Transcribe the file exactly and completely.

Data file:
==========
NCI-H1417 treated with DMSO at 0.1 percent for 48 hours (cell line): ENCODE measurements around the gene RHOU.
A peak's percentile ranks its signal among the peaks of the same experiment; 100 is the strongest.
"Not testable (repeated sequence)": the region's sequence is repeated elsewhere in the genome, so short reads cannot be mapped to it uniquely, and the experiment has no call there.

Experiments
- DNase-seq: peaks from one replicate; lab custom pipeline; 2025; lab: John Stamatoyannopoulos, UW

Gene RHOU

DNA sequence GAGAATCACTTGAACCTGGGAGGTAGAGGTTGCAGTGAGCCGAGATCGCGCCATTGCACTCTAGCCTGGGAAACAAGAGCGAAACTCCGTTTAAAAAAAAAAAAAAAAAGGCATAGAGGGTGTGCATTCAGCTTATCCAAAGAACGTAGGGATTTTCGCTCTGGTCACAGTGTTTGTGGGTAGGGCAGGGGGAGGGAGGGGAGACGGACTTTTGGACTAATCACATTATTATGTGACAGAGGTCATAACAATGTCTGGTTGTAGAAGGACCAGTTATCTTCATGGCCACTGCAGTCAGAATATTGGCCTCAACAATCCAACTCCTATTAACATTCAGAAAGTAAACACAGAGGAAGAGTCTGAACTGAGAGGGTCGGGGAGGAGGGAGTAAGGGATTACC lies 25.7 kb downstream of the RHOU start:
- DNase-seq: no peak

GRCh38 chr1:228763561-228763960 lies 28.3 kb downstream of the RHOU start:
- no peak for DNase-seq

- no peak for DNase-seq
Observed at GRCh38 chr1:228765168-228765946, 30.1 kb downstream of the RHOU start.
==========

NCI-H1417 treated with DMSO at 0.1 percent for 48 hours (cell line): ENCODE measurements around the gene RHOU.
A peak's percentile ranks its signal among the peaks of the same experiment; 100 is the strongest.
"Not testable (repeated sequence)": the region's sequence is repeated elsewhere in the genome, so short reads cannot be mapped to it uniquely, and the experiment has no call there.

Experiments
- DNase-seq: peaks from one replicate; lab custom pipeline; 2025; lab: John Stamatoyannopoulos, UW

Gene RHOU

DNA sequence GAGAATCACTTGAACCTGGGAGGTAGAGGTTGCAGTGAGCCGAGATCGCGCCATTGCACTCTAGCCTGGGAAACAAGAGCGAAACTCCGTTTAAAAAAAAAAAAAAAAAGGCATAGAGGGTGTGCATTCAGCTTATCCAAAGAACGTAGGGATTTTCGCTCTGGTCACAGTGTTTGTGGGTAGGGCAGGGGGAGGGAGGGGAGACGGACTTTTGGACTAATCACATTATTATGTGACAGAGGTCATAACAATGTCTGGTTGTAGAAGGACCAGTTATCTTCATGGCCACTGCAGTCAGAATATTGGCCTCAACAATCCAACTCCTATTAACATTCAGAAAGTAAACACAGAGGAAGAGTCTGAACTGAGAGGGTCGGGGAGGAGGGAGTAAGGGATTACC lies 25.7 kb downstream of the RHOU start:
- DNase-seq: no peak

GRCh38 chr1:228763561-228763960 lies 28.3 kb downstream of the RHOU start:
- no peak for DNase-seq

- no peak for DNase-seq
Observed at GRCh38 chr1:228765168-228765946, 30.1 kb downstream of the RHOU start.